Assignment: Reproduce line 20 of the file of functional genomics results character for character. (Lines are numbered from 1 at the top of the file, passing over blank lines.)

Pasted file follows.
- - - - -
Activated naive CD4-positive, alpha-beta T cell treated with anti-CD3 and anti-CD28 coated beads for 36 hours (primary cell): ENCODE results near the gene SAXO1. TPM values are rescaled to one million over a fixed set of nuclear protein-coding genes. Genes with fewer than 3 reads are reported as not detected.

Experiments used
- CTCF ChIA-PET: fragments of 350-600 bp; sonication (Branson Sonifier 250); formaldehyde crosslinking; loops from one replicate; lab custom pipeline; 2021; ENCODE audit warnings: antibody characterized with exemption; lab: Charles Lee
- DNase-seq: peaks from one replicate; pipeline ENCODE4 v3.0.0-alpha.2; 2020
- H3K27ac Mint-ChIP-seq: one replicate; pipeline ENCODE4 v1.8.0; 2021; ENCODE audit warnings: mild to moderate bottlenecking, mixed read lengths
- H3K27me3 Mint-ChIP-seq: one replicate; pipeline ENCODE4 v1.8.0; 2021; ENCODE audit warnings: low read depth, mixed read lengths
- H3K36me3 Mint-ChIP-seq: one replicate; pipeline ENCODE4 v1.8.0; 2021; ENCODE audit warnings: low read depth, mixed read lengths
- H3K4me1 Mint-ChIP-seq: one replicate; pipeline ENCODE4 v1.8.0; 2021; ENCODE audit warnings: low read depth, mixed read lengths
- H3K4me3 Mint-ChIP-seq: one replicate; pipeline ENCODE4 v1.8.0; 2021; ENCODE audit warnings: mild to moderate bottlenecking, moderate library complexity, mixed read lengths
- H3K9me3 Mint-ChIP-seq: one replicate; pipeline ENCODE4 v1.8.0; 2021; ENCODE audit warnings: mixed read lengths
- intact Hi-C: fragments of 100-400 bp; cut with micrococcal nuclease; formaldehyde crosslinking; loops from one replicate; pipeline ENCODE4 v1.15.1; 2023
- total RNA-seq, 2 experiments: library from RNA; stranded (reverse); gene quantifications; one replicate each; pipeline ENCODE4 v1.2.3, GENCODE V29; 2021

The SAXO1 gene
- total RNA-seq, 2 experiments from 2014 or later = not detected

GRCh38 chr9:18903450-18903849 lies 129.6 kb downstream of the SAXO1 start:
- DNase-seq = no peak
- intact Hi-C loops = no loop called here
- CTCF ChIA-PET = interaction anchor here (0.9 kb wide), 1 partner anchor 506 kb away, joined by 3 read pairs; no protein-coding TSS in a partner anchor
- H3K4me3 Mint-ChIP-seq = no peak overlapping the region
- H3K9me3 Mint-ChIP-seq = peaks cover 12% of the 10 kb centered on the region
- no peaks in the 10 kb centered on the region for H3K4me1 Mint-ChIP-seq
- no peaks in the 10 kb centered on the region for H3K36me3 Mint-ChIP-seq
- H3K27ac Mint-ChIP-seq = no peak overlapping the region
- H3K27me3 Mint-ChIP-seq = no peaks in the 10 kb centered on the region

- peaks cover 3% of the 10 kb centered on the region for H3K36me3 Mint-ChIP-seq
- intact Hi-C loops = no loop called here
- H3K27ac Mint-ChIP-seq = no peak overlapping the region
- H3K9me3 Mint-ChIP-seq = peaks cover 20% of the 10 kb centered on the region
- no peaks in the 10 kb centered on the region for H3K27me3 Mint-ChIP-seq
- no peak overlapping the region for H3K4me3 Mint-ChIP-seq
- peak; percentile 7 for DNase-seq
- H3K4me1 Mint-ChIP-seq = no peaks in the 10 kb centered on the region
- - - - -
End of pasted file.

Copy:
- H3K9me3 Mint-ChIP-seq = peaks cover 12% of the 10 kb centered on the region